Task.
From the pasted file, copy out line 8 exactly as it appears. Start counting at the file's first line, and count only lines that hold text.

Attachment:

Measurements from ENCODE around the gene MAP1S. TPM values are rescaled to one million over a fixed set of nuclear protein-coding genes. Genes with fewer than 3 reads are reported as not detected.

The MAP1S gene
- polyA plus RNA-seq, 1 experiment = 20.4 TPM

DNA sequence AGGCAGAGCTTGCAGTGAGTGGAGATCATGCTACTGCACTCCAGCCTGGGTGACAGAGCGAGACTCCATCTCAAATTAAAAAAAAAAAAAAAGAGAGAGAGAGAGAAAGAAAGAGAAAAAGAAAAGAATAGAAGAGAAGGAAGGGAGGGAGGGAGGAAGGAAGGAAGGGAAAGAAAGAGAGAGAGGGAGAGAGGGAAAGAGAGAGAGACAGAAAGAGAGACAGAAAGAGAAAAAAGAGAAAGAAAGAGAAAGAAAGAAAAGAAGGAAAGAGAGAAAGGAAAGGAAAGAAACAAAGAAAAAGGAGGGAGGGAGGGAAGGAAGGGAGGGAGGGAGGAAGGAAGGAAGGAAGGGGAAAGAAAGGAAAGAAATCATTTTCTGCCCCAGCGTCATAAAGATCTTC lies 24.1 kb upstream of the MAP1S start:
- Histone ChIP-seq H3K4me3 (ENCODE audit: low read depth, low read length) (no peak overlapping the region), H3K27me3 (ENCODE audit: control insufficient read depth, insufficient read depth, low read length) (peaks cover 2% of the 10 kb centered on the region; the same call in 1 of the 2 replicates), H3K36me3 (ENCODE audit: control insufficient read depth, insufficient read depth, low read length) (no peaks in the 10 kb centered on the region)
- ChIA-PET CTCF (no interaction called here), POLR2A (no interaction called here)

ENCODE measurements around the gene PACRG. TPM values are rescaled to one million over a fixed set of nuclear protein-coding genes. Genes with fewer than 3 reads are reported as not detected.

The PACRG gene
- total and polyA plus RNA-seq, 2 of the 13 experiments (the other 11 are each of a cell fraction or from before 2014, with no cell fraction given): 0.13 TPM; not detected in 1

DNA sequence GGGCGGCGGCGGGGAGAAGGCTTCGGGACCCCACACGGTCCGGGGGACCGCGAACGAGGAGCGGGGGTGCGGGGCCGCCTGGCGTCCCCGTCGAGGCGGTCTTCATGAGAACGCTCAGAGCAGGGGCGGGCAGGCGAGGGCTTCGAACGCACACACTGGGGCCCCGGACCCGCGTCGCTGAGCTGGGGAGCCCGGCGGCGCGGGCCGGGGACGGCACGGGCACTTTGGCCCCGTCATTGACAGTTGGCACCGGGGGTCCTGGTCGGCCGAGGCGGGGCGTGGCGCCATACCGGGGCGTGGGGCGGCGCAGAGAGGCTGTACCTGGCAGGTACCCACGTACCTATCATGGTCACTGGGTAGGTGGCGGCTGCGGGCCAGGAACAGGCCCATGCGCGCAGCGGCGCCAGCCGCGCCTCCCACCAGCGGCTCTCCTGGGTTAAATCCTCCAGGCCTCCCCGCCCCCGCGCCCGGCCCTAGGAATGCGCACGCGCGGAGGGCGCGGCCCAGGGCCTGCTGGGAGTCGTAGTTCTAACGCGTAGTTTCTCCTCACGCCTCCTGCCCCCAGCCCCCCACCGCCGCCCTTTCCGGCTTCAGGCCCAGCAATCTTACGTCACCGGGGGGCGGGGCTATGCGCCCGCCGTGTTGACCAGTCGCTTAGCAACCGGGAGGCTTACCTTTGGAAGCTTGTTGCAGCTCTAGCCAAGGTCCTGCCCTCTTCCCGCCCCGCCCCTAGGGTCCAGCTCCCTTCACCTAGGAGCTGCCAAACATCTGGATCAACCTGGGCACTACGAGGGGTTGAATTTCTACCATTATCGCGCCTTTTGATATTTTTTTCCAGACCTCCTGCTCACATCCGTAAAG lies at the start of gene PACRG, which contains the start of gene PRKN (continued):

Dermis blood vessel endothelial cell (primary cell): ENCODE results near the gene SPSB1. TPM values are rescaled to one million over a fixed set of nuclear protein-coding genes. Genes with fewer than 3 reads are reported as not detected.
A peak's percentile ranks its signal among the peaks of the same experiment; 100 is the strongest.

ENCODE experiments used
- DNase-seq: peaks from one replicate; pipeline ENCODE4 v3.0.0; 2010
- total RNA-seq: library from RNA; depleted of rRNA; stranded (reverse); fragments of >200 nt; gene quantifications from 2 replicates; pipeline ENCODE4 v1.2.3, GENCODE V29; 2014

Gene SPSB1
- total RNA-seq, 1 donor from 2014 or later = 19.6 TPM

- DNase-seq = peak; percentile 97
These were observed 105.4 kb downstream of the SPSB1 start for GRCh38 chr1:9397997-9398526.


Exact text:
The PACRG gene